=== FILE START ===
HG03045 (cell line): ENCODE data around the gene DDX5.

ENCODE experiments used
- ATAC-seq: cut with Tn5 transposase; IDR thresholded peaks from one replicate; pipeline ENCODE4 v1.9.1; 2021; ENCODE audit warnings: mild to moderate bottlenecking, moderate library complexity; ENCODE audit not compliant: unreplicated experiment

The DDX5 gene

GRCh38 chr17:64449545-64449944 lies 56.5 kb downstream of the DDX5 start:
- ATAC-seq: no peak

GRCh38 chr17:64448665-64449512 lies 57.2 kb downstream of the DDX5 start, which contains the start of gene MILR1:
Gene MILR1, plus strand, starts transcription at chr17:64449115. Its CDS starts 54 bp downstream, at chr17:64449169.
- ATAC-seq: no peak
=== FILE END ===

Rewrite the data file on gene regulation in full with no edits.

HG03045 (cell line): ENCODE data around the gene DDX5.

ENCODE experiments used
- ATAC-seq: cut with Tn5 transposase; IDR thresholded peaks from one replicate; pipeline ENCODE4 v1.9.1; 2021; ENCODE audit warnings: mild to moderate bottlenecking, moderate library complexity; ENCODE audit not compliant: unreplicated experiment

The DDX5 gene

GRCh38 chr17:64449545-64449944 lies 56.5 kb downstream of the DDX5 start:
- ATAC-seq: no peak

GRCh38 chr17:64448665-64449512 lies 57.2 kb downstream of the DDX5 start, which contains the start of gene MILR1:
Gene MILR1, plus strand, starts transcription at chr17:64449115. Its CDS starts 54 bp downstream, at chr17:64449169.
- ATAC-seq: no peak